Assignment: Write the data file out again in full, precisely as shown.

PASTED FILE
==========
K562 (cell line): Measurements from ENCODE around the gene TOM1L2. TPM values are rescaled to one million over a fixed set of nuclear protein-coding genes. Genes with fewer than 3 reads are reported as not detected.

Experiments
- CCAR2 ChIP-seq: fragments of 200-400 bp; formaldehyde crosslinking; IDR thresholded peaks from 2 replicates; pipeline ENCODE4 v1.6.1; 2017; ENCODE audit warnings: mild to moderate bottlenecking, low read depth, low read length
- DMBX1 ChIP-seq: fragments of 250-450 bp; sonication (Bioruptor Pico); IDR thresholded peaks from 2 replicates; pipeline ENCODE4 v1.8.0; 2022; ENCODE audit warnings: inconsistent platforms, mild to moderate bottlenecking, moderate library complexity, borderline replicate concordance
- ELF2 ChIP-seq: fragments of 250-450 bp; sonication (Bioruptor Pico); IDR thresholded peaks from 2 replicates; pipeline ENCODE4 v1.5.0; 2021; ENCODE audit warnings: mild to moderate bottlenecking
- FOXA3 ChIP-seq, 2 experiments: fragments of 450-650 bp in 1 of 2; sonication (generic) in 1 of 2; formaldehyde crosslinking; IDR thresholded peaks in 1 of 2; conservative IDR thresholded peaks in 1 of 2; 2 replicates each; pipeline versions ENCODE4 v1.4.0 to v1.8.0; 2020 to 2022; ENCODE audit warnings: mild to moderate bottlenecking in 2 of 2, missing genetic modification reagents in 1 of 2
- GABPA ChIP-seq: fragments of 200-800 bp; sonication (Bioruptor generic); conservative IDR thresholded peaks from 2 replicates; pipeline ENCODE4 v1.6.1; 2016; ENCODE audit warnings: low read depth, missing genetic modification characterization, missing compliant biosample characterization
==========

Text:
K562 (cell line): Measurements from ENCODE around the gene TOM1L2. TPM values are rescaled to one million over a fixed set of nuclear protein-coding genes. Genes with fewer than 3 reads are reported as not detected.

Experiments
- CCAR2 ChIP-seq: fragments of 200-400 bp; formaldehyde crosslinking; IDR thresholded peaks from 2 replicates; pipeline ENCODE4 v1.6.1; 2017; ENCODE audit warnings: mild to moderate bottlenecking, low read depth, low read length
- DMBX1 ChIP-seq: fragments of 250-450 bp; sonication (Bioruptor Pico); IDR thresholded peaks from 2 replicates; pipeline ENCODE4 v1.8.0; 2022; ENCODE audit warnings: inconsistent platforms, mild to moderate bottlenecking, moderate library complexity, borderline replicate concordance
- ELF2 ChIP-seq: fragments of 250-450 bp; sonication (Bioruptor Pico); IDR thresholded peaks from 2 replicates; pipeline ENCODE4 v1.5.0; 2021; ENCODE audit warnings: mild to moderate bottlenecking
- FOXA3 ChIP-seq, 2 experiments: fragments of 450-650 bp in 1 of 2; sonication (generic) in 1 of 2; formaldehyde crosslinking; IDR thresholded peaks in 1 of 2; conservative IDR thresholded peaks in 1 of 2; 2 replicates each; pipeline versions ENCODE4 v1.4.0 to v1.8.0; 2020 to 2022; ENCODE audit warnings: mild to moderate bottlenecking in 2 of 2, missing genetic modification reagents in 1 of 2
- GABPA ChIP-seq: fragments of 200-800 bp; sonication (Bioruptor generic); conservative IDR thresholded peaks from 2 replicates; pipeline ENCODE4 v1.6.1; 2016; ENCODE audit warnings: low read depth, missing genetic modification characterization, missing compliant biosample characterization